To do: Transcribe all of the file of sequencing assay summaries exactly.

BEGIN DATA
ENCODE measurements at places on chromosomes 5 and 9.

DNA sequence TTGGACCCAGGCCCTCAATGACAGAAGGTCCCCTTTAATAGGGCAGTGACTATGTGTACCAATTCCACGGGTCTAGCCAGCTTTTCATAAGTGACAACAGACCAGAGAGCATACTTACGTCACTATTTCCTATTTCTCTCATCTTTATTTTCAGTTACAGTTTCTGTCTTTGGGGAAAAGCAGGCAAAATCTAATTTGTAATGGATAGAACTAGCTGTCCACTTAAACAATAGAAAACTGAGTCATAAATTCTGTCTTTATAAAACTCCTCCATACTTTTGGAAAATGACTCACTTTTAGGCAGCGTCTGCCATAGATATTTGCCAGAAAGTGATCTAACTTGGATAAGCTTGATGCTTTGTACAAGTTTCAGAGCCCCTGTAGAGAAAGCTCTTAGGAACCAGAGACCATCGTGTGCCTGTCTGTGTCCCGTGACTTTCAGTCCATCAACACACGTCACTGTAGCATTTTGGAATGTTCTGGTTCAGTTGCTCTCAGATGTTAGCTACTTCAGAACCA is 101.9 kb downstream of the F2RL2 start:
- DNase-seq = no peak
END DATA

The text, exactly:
ENCODE measurements at places on chromosomes 5 and 9.

DNA sequence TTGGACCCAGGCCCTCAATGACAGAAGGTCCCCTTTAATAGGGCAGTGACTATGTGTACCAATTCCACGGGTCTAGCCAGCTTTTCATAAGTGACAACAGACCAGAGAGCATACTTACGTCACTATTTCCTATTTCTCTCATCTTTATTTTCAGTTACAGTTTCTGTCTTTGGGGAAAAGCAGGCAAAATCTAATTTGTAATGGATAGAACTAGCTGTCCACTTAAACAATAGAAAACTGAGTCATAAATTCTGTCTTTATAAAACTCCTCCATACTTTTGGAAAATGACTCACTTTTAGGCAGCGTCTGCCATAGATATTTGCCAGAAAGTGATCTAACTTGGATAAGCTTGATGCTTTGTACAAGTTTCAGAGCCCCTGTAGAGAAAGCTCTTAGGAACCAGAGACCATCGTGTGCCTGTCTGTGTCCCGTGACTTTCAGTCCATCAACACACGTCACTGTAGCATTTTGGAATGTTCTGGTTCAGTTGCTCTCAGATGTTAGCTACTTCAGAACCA is 101.9 kb downstream of the F2RL2 start:
- DNase-seq = no peak